AbstractBackground and aimsThreatening a perceptually embodied rubber hand with noxious stimuli has been shown to generate levels of anxiety similar to that experienced when a real hand is threatened. The aim of this study was to investigate skin conductance response, self-reported anxiety and the incidence, type and location of sensations when a perceptually embodied rubber hand was exposed to threatening and non-threatening stimuli.MethodsA repeated measures cross-over design was used whereby 20 participants (⊕18 years, 14 females) received a threatening (syringe needle) and non-threatening (soft brush) stimulus to a perceptually embodied rubber hand. Perceptual embodiment was achieved using a soft brush to synchronously stroke the participant’s real hand (out of view) and a rubber hand (in view). Then the investigator approached the rubber hand with a syringe needle (threat) or soft brush (non-threat).ResultsRepeated measures ANOVA found that approaching the perceptually embodied rubber hand with either stimulus produced statistically significant reductions in the rated intensity of response to the following questions (p < 0.01): ‘How strongly does it feel like the rubber hand is yours?’; ‘How strongly does it feel like the rubber hand is part of your body?’; and ‘How strongly does it feel you can move the rubber hand?’. However, there were no statistically significant differences in scores between needle and brush stimuli. Repeated measures ANOVA on skin conductance response found statistically significant effects for experimental Events (baseline; stroking; perceptual embodiment; stimuli approaching rubber hand; stimuli touching rubber hand; p <0.001) but not for Condition (needle versus brush p = 0.964) or experimental Event × Condition interaction (p = 0.160). Ten of the 20 participants (50%) reported that they experienced a sensation arising from the rubber hand when the rubber hand was approached and touched by either the needle and/or brush but these sensations lacked precision in location, timing, and nature.Conclusion and implicationsOur preliminary findings suggest that the increase in arousal in response to stimuli entering the peripersonal space may not be selective for threat. There was tentative evidence that more intense sensations were experienced when a perceptually embodied rubber hand was approached by a threatening stimulus. Our findings provide initial insights and should serve as a catalyst for further research.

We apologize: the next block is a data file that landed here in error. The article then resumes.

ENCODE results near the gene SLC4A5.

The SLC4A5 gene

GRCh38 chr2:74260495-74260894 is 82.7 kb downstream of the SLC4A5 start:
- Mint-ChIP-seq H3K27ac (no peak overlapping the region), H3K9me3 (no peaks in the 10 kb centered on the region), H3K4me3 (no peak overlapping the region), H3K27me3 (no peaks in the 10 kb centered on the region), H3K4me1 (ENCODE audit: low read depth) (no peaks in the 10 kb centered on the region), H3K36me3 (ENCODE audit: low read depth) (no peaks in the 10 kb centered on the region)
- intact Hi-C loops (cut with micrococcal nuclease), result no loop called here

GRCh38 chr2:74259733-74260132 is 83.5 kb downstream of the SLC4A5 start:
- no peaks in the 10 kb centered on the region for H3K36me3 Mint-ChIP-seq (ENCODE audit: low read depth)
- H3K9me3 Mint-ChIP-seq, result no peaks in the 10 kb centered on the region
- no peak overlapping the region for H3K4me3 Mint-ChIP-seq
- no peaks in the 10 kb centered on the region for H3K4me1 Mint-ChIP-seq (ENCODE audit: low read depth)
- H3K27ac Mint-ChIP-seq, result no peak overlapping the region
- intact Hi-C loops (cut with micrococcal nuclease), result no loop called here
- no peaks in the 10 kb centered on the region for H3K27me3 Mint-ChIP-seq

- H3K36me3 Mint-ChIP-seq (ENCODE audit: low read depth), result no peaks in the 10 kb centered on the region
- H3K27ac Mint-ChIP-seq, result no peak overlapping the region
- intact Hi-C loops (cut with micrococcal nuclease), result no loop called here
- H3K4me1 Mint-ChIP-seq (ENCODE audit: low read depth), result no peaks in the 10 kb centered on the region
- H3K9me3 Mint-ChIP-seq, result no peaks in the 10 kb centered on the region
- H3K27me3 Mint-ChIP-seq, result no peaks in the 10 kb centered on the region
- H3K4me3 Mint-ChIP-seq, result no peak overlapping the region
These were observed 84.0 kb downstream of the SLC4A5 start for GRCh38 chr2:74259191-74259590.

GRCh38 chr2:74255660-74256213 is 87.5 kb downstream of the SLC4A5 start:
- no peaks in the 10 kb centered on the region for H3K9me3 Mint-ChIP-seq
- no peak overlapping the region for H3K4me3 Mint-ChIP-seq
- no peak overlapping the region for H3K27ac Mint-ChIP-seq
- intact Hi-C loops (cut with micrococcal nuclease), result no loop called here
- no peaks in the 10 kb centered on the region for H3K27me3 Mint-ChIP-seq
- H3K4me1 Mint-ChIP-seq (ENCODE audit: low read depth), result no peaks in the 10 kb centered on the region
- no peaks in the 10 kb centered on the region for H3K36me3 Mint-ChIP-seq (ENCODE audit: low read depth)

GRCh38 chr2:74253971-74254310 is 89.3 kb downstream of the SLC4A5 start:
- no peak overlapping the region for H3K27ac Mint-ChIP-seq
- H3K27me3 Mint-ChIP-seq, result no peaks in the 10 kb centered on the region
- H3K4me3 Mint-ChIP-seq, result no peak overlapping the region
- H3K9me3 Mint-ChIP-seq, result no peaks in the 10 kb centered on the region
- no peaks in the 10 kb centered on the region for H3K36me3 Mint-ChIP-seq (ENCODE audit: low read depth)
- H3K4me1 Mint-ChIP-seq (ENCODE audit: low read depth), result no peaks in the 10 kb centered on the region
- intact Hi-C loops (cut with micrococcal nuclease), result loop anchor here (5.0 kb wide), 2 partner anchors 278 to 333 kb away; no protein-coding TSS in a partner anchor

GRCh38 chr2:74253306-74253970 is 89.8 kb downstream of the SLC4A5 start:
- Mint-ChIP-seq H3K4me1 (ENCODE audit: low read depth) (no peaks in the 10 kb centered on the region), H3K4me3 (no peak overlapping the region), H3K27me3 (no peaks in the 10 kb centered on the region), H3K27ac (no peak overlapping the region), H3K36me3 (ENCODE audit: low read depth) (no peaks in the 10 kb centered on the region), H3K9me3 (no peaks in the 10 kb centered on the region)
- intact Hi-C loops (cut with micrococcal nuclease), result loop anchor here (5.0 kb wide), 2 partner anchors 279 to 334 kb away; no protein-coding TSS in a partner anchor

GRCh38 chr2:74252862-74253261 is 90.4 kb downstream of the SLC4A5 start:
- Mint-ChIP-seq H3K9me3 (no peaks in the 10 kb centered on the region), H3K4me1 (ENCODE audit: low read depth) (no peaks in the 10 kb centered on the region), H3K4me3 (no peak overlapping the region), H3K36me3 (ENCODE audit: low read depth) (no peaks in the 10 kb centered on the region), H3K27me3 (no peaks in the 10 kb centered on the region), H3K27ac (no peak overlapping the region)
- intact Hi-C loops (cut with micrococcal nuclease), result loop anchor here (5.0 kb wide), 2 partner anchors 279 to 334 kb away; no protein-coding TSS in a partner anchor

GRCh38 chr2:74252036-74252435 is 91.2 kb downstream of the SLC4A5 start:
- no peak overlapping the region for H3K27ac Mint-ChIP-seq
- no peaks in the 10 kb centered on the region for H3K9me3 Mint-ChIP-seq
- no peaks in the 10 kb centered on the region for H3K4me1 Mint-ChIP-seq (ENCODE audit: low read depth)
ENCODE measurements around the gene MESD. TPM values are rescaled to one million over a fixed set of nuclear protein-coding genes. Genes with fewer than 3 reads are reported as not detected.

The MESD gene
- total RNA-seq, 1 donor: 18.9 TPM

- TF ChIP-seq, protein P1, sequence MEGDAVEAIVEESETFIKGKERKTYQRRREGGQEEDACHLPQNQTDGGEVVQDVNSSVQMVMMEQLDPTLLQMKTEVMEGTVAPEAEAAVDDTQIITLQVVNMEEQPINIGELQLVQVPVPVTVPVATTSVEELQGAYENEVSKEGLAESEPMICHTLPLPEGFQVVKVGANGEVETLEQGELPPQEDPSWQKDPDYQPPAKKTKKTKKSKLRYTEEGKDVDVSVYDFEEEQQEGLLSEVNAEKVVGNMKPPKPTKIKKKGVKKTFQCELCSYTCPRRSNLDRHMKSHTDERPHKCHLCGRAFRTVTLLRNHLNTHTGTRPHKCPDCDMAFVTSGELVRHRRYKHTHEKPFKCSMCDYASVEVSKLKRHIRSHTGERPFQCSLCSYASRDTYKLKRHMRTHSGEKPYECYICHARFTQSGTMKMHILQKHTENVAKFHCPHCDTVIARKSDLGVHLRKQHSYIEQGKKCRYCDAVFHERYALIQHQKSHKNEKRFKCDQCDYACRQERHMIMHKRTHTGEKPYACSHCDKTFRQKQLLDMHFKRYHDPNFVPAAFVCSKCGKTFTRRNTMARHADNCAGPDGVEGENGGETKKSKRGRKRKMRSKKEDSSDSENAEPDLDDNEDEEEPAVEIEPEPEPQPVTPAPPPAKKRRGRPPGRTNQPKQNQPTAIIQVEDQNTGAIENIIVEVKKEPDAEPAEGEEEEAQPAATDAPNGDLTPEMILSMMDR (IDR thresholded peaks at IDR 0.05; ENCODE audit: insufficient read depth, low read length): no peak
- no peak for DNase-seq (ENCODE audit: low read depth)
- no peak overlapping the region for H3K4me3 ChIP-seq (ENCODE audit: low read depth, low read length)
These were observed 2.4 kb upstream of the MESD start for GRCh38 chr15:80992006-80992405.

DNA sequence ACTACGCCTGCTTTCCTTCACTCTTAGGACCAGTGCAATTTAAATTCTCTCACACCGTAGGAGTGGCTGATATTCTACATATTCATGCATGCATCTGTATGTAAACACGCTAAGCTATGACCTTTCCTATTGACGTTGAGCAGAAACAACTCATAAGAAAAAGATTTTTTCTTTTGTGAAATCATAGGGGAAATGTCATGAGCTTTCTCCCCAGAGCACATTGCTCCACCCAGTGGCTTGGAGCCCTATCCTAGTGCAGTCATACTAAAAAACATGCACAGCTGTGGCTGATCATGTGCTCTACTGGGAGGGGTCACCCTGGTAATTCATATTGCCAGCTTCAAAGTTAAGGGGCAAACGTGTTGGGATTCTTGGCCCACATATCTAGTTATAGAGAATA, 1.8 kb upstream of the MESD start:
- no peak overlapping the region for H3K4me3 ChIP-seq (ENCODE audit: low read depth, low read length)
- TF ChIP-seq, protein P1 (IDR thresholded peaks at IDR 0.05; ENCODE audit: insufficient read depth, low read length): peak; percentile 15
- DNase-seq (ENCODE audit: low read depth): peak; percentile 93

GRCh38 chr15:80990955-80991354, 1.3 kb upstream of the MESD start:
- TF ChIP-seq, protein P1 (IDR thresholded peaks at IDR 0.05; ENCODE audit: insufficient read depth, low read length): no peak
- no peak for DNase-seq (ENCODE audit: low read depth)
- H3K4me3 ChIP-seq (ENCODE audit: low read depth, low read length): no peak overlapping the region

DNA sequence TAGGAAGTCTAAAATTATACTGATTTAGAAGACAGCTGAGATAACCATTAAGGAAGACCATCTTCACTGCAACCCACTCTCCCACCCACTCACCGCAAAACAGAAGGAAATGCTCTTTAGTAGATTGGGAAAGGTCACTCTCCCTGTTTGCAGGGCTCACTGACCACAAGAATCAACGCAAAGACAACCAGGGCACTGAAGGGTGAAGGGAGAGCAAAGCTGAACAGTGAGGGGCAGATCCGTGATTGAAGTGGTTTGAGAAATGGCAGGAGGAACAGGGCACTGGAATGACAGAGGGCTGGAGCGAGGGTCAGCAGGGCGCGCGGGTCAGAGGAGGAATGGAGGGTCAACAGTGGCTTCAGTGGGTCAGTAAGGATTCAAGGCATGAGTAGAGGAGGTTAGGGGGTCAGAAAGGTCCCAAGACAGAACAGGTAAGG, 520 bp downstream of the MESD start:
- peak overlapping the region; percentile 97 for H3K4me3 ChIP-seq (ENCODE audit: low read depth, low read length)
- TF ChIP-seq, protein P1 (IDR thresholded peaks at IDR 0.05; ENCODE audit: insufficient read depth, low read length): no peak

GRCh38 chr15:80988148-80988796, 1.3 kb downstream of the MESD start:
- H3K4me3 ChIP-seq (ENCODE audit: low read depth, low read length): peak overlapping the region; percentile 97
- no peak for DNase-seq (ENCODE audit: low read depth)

Scandinavian Journal of Pain – de Gruyter
Published: Apr 1, 2016
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